The GayCharlotte Film Festival may show fewer than a dozen films, but it covers a remarkable amount of ground: not only multiple aspects of life in the LGBT community but films geared to women, people of color and multiple ages.
The seventh annual event runs Thursday through Sunday at Theatre Charlotte, 501 Queens Road, and the opening and closing films are apt bookends. It starts with “To Be Takei,” the documentary about Asian-American actor George Takei of “Star Trek” fame. It ends with “Eat With Me,” a drama in which a straight Chinese mom moves in with her gay son and bonds with him over cooking, just as her Chinese restaurant starts to go under. Who’s fourth-billed?e Takei.
In between come dramas such as “Tiger Orange,” in which gay sons – one out, one closeted – come together after the death of the single father who raised them. Or unclassifiable pictures such as “Tru Love,” in which a commitment-phobic lesbian falls for the widowed mother of one of her straight friends.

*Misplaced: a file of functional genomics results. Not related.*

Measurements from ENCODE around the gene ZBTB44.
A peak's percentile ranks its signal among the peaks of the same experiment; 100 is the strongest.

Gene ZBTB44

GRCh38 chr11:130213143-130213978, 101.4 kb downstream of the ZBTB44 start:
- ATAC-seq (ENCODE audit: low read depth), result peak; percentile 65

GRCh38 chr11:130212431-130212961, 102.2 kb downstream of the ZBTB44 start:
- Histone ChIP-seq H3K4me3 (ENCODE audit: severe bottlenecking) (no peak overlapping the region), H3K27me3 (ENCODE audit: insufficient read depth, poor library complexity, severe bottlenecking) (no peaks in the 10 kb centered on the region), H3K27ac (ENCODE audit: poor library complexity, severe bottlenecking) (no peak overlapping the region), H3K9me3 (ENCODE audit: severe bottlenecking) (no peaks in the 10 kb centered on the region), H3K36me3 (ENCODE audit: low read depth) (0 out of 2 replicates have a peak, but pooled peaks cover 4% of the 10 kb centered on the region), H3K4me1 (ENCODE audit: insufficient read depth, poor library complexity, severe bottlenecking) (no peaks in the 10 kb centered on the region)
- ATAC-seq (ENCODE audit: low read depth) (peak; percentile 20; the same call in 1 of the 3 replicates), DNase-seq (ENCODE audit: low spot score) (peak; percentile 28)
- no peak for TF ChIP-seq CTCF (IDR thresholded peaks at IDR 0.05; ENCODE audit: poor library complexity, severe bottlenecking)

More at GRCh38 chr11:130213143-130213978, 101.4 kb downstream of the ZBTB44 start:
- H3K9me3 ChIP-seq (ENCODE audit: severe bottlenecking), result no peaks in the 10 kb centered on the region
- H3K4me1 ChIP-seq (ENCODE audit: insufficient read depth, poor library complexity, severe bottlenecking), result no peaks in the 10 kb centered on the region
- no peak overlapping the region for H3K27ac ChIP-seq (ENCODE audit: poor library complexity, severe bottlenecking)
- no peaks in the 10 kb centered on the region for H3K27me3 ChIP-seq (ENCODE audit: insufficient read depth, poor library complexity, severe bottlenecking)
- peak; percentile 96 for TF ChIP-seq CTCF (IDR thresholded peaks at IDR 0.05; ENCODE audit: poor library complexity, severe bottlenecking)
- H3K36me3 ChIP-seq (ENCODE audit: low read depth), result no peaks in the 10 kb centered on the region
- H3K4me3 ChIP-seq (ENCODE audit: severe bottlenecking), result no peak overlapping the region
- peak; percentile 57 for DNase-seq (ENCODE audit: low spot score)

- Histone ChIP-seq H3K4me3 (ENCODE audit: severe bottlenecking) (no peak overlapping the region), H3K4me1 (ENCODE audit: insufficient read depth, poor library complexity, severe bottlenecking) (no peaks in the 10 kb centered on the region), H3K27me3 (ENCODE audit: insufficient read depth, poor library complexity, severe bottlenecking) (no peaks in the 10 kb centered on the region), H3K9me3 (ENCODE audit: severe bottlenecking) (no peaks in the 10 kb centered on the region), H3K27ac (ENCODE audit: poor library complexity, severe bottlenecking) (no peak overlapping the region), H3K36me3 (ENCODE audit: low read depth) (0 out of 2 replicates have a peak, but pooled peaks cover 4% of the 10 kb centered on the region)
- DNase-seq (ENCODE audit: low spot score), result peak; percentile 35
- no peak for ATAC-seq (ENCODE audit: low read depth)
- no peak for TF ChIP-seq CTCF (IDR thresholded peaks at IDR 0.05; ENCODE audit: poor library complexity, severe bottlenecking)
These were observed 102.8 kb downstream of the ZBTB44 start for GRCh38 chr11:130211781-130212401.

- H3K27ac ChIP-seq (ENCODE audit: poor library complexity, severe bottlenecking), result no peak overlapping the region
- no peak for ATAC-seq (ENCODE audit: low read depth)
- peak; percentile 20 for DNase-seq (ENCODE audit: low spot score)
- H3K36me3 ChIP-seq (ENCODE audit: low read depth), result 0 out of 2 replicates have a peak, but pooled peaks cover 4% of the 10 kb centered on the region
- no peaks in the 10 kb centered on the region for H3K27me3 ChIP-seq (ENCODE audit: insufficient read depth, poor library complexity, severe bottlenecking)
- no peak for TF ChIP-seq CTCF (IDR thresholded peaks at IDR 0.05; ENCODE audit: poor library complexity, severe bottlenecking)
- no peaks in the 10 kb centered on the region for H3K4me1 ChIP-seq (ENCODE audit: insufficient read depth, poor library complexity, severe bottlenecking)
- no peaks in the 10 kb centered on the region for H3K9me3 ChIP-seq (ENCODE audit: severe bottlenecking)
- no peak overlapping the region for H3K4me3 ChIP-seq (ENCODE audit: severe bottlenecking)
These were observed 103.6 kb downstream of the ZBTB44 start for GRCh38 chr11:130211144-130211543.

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In a free late addition, the fest will show the short documentary “brocKINGton,” featuring transgender teen activist Blake Brockington. He was named East Mecklenburg High School’s homecoming king in 2014 but killed himself one year later.
Co-directors Mason Sklut and Sergio Ingato and transgender activist Paige Dula will attend a panel discussion after the screening, which starts at 6 p.m. Sunday.
Tickets to the other films cost $10 at the door or $8 in advance online. (They’re $5 for students, seniors, members of the military and Charlotte Film Society members.) To get them or obtain more information about the festival, go to charlottelgbtfilm.com.